Merge With Caution

June 17, 2015

Last week’s big announcement of the merger of StanPac and Ryland Group, creating a new member of the Top 5 Homebuilders, spawned a flurry of articles and blogs, most of them suggesting the kingdom and the power and the glory of mergers, forever and ever, amen. The truth of the long history of mergers is, with a few notable exceptions, that they are virtually always "less than meets the eye," sometimes dramatically so. Don’t believe me? Ask anyone who was an employee of one the firms, three years later. Then ask any economist or financial analyst, five to seven years later.Economies of scales are usually illusory at this level. Doubling what is already thousands of units already doesn't get you much with either suppliers or trades. The administrative burden almost always ends up where it began originally within a few years as eliminated functions and people creep back. Meanwhile, more layers of management are added, slowing down a remote operation's ability to respond to the local market. If you don’t think that is a big deal, you don’t get out into the field often enough.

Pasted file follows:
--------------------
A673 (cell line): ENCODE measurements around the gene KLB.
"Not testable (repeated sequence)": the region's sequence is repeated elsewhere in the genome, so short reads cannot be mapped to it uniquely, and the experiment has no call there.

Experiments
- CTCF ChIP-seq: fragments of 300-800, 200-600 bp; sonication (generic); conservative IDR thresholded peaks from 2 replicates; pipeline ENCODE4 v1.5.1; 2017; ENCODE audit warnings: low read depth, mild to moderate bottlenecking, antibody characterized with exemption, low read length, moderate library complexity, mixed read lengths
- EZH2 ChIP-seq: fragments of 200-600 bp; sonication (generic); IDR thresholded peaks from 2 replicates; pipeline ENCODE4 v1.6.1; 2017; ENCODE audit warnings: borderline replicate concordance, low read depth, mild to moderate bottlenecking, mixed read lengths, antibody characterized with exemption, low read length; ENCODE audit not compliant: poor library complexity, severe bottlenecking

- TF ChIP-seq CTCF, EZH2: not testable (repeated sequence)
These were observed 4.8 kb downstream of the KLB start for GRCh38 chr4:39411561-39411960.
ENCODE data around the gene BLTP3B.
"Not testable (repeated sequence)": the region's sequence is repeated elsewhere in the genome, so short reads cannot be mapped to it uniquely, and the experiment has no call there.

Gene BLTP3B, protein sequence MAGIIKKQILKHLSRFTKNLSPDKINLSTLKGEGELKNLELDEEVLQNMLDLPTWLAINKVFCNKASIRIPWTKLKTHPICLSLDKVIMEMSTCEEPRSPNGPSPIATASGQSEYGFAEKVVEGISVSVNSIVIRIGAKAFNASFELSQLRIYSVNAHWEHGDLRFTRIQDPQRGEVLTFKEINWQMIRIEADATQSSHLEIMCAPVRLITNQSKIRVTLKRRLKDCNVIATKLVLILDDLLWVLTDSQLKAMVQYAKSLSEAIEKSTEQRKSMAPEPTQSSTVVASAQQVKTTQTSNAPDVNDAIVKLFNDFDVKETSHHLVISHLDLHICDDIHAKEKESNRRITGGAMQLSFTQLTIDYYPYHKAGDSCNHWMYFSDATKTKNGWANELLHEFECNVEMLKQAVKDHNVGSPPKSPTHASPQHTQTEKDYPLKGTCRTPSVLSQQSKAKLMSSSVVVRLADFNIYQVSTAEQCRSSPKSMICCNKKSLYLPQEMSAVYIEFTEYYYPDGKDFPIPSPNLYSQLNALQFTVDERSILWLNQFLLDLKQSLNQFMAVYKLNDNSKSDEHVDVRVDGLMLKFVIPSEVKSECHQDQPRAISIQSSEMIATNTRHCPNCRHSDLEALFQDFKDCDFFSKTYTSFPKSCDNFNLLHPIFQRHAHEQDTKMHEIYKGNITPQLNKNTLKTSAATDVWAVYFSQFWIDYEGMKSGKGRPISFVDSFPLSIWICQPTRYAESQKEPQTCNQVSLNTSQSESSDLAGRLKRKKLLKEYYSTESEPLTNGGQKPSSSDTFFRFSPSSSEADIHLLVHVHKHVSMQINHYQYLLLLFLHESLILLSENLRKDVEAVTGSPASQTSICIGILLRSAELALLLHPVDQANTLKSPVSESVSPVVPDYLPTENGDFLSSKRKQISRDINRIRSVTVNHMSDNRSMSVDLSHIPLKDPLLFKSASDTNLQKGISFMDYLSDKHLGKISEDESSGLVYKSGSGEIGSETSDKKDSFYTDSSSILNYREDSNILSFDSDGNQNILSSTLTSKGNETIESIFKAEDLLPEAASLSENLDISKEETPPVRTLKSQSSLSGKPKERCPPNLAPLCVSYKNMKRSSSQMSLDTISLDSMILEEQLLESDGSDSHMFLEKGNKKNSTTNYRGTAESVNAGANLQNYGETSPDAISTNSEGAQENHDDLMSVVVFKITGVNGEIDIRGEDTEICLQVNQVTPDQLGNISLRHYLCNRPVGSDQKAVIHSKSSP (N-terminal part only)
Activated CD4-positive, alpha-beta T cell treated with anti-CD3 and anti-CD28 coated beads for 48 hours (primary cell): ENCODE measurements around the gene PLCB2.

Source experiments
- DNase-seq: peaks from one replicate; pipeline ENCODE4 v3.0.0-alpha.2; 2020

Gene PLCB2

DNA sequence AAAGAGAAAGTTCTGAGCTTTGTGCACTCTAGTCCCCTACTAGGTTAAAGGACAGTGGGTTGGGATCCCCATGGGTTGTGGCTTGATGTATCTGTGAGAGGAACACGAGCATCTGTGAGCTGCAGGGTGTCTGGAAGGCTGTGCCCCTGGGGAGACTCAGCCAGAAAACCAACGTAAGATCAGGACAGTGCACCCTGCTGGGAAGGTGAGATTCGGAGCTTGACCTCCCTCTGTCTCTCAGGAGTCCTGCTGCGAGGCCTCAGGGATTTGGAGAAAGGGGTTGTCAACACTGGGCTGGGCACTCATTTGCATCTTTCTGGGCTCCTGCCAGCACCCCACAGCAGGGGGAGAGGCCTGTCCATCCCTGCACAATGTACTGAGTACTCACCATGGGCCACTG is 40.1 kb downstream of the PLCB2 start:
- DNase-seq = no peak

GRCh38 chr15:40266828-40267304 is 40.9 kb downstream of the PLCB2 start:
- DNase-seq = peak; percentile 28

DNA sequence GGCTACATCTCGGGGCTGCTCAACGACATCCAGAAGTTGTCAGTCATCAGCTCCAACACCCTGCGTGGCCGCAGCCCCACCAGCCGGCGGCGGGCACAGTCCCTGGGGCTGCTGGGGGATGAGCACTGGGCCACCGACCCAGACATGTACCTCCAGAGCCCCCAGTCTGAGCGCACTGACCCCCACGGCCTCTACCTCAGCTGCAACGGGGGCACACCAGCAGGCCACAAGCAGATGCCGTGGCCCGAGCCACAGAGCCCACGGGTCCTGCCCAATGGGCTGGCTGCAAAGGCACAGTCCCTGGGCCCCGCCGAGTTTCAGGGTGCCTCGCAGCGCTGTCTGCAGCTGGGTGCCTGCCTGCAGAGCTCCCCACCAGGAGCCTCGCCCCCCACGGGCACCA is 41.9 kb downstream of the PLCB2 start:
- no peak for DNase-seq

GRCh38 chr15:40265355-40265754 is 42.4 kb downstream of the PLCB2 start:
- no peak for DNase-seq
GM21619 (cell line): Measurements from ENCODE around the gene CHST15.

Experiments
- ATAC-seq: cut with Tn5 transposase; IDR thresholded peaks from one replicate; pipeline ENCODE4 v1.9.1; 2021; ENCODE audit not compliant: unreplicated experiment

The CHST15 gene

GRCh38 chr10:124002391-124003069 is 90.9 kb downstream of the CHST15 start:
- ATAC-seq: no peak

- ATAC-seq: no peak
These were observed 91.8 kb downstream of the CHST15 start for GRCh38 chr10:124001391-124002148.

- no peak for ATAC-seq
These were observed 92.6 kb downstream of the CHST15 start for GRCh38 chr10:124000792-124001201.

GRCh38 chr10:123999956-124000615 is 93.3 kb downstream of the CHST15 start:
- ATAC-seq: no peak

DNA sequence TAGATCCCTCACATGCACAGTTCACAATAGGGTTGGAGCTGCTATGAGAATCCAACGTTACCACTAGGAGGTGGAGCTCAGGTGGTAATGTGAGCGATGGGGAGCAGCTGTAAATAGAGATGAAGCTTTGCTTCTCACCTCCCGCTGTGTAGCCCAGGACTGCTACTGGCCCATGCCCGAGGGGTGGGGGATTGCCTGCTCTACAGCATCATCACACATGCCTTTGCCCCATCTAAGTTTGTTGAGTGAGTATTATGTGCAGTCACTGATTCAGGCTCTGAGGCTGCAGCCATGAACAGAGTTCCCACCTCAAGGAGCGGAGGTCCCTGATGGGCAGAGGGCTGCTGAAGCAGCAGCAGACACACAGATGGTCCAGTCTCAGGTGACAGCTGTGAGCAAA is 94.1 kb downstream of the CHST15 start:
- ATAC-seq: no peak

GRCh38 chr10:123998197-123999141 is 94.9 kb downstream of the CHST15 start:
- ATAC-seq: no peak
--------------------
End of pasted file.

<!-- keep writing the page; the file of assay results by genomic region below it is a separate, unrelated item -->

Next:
The largest problem of all, typically ignored, is the mergers of two very different cultures which take years to sort out, and I mean years. It is never, ever mentioned in any of the publicity, as if the issue does not exist. (Again, ask anyone who has been through it and yes, I have several times.) Senior management rarely does anything intentional to solve the culture issue, figuring, "Hey, we are big boys; we can work this all out." A big load of loss accrues. StanPac/Ryland do have locations and product with little overlap, appearing to be complementary. This is good news for people keeping their jobs and makes market sense, taken at face value. The bad news is it makes integration of cultures all the more challenging. 

I hope StanPac/Ryland beat the odds and turn into a case study on "how it's done," but it won’t be easy. I also hope they, as Jim Collins, author of “Good to Great” would advise, “face the brutal facts” and deal with the tough issues head on. It will not be easy.



Scott Sedam is president of TrueNorth Development, a consulting and training firm that works with builders to improve products, process, and profits. A senior contributing editor to Pro Builder, Scott writes about all aspects of the home building business and won the 2015 Jesse H. Neal Award, business journalism's most prestigious prize, for his commentary in Pro Builder. Scott invites you to join TrueNorth's Lean Building Group on LinkedIn and welcomes your feedback at or 248.446.1275.


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